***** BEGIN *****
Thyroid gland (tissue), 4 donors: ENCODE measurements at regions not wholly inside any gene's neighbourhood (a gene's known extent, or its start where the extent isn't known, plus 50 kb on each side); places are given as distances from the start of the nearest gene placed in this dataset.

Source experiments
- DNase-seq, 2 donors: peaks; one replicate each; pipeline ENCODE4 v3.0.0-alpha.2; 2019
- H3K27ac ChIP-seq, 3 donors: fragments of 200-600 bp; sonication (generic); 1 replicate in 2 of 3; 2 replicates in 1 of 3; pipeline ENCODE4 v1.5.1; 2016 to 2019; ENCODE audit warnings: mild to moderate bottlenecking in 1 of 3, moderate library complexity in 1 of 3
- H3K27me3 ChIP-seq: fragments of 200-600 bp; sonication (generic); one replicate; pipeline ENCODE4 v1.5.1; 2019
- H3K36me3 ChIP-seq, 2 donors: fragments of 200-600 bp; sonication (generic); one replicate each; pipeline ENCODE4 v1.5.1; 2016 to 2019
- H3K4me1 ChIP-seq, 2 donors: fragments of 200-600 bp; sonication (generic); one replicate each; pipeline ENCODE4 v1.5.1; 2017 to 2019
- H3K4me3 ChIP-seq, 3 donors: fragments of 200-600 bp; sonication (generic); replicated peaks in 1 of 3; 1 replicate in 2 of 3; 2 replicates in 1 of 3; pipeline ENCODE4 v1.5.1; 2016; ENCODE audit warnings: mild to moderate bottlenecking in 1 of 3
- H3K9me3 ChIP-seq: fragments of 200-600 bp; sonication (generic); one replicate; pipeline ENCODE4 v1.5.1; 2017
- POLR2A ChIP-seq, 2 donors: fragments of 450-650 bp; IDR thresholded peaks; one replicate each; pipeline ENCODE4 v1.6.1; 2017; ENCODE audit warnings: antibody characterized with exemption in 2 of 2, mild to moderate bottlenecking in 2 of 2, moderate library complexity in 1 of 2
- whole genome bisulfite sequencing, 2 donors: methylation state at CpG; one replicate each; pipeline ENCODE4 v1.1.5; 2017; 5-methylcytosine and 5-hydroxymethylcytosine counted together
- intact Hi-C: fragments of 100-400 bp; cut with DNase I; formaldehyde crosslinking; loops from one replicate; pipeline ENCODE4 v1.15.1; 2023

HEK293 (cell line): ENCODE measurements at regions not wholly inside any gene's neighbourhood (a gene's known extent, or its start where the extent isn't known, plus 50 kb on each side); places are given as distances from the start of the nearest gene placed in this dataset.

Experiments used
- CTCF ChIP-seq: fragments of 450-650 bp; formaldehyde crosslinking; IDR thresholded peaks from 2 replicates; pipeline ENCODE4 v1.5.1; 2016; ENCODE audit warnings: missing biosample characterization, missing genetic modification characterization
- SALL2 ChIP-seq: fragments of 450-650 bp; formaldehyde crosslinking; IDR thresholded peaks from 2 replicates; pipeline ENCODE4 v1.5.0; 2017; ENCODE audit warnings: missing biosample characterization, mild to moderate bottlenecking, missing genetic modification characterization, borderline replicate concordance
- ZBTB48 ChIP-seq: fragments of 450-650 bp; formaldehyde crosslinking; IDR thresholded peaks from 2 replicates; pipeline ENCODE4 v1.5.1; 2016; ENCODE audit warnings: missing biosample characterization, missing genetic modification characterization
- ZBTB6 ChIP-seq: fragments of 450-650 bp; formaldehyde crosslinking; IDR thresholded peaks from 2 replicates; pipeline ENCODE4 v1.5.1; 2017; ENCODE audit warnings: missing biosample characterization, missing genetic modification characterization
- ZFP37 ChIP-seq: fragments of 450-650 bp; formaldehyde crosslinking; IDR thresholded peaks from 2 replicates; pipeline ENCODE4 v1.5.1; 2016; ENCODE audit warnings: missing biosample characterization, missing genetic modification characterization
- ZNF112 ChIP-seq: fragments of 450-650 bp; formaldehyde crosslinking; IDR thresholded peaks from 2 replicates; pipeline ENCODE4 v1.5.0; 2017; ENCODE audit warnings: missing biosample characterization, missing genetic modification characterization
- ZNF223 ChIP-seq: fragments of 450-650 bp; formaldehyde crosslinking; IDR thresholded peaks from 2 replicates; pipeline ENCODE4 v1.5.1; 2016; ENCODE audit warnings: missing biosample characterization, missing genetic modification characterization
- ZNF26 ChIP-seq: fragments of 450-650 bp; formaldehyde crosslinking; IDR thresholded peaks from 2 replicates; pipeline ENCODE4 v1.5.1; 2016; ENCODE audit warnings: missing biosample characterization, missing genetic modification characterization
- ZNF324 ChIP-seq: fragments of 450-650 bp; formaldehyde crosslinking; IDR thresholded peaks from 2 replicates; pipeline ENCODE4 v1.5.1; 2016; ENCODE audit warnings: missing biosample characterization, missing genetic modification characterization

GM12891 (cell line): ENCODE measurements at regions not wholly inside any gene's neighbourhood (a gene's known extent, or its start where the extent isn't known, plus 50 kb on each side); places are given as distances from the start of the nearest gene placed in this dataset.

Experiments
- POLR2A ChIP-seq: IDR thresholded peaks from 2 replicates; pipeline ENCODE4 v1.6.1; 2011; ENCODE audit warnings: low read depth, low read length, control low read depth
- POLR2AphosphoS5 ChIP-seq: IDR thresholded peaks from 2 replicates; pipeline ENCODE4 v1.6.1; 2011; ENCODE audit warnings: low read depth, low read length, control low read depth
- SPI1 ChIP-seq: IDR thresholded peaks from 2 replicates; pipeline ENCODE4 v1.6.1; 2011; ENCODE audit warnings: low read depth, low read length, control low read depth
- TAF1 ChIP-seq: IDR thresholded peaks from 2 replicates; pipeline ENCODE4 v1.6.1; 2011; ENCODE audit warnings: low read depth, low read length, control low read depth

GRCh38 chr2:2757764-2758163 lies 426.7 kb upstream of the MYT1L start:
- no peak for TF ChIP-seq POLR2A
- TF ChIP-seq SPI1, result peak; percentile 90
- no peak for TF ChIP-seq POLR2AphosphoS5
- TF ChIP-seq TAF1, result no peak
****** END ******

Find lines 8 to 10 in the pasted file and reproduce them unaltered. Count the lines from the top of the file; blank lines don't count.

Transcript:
- H3K4me3 ChIP-seq, 3 donors: fragments of 200-600 bp; sonication (generic); replicated peaks in 1 of 3; 1 replicate in 2 of 3; 2 replicates in 1 of 3; pipeline ENCODE4 v1.5.1; 2016; ENCODE audit warnings: mild to moderate bottlenecking in 1 of 3
- H3K9me3 ChIP-seq: fragments of 200-600 bp; sonication (generic); one replicate; pipeline ENCODE4 v1.5.1; 2017
- POLR2A ChIP-seq, 2 donors: fragments of 450-650 bp; IDR thresholded peaks; one replicate each; pipeline ENCODE4 v1.6.1; 2017; ENCODE audit warnings: antibody characterized with exemption in 2 of 2, mild to moderate bottlenecking in 2 of 2, moderate library complexity in 1 of 2